Corded headsets allow you to use your cell while keeping the cell antenna away from your head. They are beneficial to phone sex operators who use their cell phone for work since they are on it often. You can read more about cancer and cell phones here.
All headsets are ergonomically friendly, so any model will do. Here’s a low-priced, versatile headset from Logitech that would be fine to start with. This kind has a universal headphone jack that you can use with both computers and smartphones, which I recommend over the USB connection headsets that only work with computers.
This Logitech H151 Headset costs $19.99
Ergonomic + Movement = Winning
Although ergonomic setups are great, you’ll benefit most when you adopt complimentary healthy habits. Below are a few tips to try in conjunction with the adjustments made above. Hopefully together they can help you experience work in a more comfortable and sustainable way.
Get Up and Move (or, groove!)
A study from the American Journal for Epidemiology shows that sitting for long periods of time is determined to be a contributing factor to early death from all causes. That’s scary to know if you sit at a desk for most of the work day, week after week. It makes sense, though, that stagnant sitting for most of the day would go against our natural design as human animals, and indeed, it leads to blood clots, heart problems, obesity and more.
A brisk walk, some stair climbing, rebounding on a mini trampoline or busting a move to some good music all helps keep the aches, stagnation and even the Grim Reaper at bay. Aim to get up for a few minutes every half hour to keep everything flowing, and make sure you’re drinking enough plain water too. This makes a fine reason to dance on cam or video, not that there ever needs to be a reason to dance!
Love Your Eyes
Your eyes are susceptible to strain, dryness and discomfort from staring at blue-light emitting screens for long periods of time, especially at night.
To care for your eyes, try the “20-20-20” method, where every 20 minutes you look at something 20 feet away for 20 seconds. This is an easy to remember method to give your eyes a break. If you like, you can set alarms on your phone or download computer break reminder apps so you don’t forget. You should also adjust your screen brightness so that it’s as low as possible, even if that means adjusting it throughout the day as daylight levels change.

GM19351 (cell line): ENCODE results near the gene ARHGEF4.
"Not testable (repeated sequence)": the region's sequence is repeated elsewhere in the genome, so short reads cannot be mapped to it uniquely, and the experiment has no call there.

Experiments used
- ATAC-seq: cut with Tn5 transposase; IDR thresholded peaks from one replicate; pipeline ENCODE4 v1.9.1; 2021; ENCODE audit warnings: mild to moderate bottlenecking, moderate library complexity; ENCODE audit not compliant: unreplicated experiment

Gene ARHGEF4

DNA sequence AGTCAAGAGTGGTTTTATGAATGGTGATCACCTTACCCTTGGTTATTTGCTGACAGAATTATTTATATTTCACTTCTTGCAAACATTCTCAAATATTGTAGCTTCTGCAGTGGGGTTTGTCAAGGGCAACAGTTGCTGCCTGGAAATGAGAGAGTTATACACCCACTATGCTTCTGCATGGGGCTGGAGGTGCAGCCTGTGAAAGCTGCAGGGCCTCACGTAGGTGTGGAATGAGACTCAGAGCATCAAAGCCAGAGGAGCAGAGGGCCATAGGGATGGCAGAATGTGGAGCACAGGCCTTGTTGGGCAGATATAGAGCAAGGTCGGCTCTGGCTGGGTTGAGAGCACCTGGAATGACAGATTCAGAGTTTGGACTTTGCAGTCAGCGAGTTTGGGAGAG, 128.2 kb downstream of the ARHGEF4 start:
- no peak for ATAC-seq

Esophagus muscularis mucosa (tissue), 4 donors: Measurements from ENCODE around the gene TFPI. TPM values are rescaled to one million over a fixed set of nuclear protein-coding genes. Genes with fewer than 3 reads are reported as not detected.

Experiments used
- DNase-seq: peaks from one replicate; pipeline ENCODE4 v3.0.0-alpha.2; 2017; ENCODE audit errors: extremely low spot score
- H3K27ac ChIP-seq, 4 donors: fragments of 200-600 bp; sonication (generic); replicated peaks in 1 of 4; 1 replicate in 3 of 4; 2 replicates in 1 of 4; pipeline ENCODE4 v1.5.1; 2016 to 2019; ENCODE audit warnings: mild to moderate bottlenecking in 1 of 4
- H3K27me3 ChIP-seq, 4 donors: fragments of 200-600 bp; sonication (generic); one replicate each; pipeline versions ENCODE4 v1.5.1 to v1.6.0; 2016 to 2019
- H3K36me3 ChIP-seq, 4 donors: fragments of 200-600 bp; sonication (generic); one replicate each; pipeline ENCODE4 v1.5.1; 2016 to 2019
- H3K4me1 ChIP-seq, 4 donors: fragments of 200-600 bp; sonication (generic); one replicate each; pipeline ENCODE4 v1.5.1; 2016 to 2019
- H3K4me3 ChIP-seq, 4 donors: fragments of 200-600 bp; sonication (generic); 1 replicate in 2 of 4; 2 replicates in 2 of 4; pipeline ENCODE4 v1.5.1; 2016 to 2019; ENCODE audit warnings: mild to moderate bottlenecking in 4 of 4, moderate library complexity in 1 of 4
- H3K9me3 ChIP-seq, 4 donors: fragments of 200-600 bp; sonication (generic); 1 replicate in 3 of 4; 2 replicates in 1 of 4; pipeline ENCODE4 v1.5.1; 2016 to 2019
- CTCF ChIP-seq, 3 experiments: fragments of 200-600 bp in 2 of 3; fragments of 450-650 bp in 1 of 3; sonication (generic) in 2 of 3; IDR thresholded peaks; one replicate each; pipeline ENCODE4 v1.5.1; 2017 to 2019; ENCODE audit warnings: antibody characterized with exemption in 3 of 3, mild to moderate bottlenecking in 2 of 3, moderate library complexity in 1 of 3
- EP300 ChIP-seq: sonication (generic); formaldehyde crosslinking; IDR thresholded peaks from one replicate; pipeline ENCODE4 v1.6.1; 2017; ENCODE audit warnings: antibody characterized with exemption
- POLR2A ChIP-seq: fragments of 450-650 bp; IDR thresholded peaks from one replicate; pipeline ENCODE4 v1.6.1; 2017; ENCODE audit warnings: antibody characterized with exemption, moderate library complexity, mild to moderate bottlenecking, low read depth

Do the Double Chin Stretch
Head retractions, aka the double chin stretch, are an awesome exercise for people with forward head syndrome, which is extremely common among computer and smartphone users.
To do this, sit upright and make a double chin by retracting your head straight back. Breathe evenly and hold for a few seconds, then release back to neutral. Do a set of five retractions and repeat as needed throughout the day. This stretch helps relax the suboccipital muscles at the base of your skull, relieving neck pain, stiffness and even headaches.
The Suboccipital Muscles! Unfortunately they aren’t those colors for real, but that would be cool.
Sometimes, the most important things in life are also the most boring and least cool. The saying is “Sex, drugs and rock ‘n’ roll” not “Sex, drugs and sitting up straight.”
I think it’s the coolest thing in the world to take care of yourself though, especially so you don’t look back with regret and physical pain when you’re older and wiser.
If this article helped you, please share these tips with someone that could use this information before they get older and wiser. Until ergonomics becomes a buzzing fad, it’s only going to bring relief those that know about it. Let’s spread the good word of pain prevention and make double chins for better health, whaddya say?
Do you have any ergonomic habits that help? Let us know on Twitter at @ynot_cam!
Anouk Gilmour is a registered yoga teacher at the 200-hour level. Eight years after trying camming in college, she is an amateur adult model again.
Take it from Young MC — Don’t just stand there, bust a move!